Recognized for high quality, preschool run by Catholic sisters in Vietnam grows by leaps

This story appears in the Sustainable Development Goal 4: Quality Education feature series. View the full series.

by Joachim Pham


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Three-year-old Nguyen Thuy Linh, in a red overcoat, folds her arms across her chest says goodbye to her teacher with a smile: "Cháu chào cô ạ!"

Then Linh runs to her mother, says hello and hugs her.

Her mother, Mary Tran Thi Van Quynh, replies with a tight hug and sweet kiss and smile. Both get on their motorbike and leave Anh Duong Nursery School, heading for home.

"We feel happy and safe to send our daughter to study here," Quynh, who takes her daughter to school at 7 a.m. and picks her up at 5 p.m., told Global Sisters Report as she waited for Linh.

The 30-year-old Catholic mother of two said she appreciates the good quality of education provided by Lovers of the Holy Cross sisters, who run the school based in Yen Bai City, 180 kilometers (110 miles) northwest of Vietnam's capital of Hanoi.

Quynh, who works for a local environment and energy company, said she is also pleased with the education of her 6-year-old son, who graduated from the nursery school last year and is now a first-grader at a local public elementary school.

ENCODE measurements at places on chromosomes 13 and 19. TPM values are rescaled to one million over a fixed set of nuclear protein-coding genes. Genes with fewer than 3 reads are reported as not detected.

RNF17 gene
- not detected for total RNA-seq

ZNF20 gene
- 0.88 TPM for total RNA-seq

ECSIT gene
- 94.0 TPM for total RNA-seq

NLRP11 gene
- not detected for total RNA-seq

"The nuns taught him good habits, such as showing respect to family members and older people and never using foul language," she said.

Quynh said the nuns treat the children with respect and, unlike other schools in the area, do not beat them and serve them low-quality food. In August, workers from two day care centers in Hanoi and An Giang Province reportedly stuffed food into the mouth of babies then shouted at and hit them when they would not eat.

Sr. Anna Do Thi On, who is in charge of the convent and teaches 2-year-olds at the school, said the nursery school is the only Catholic one approved by the local government in Hung Hoa Diocese, which covers nine northwestern mountainous provinces. On said the Lovers of the Holy Cross also run some small day care centers in provinces that are not officially recognized as private schools.

The nun said all sisters who work at the school are well qualified for their jobs.

"It is important for us to provide tender care, good education, good behaviors and moral values to children like our children," On said. "Children need looking after well so that they can have good habits to respect and love other people and the environment and manage their lives in the future."

On said the nuns serve children clean, fresh, nutritious food and inform parents of daily menus. Students also play in an open yard with trees and play equipment.

She said some older sisters also help care for children, feed them, comfort those who cry and treat them like their family members.

"It is really very tiring to look after children, but we feel happy to teach them Jesus' love," On said.

On Jan. 5, the nuns opened a new building with 12 classrooms between 40 and 60 square meters (430 and 646 square feet) each that are equipped with TV sets, fans and air conditioners.

On said the four-story building cost about 8.5 billion dong ($365,000). The congregation and donors picked up half of the bill, and the congregation still owes building contractors the rest.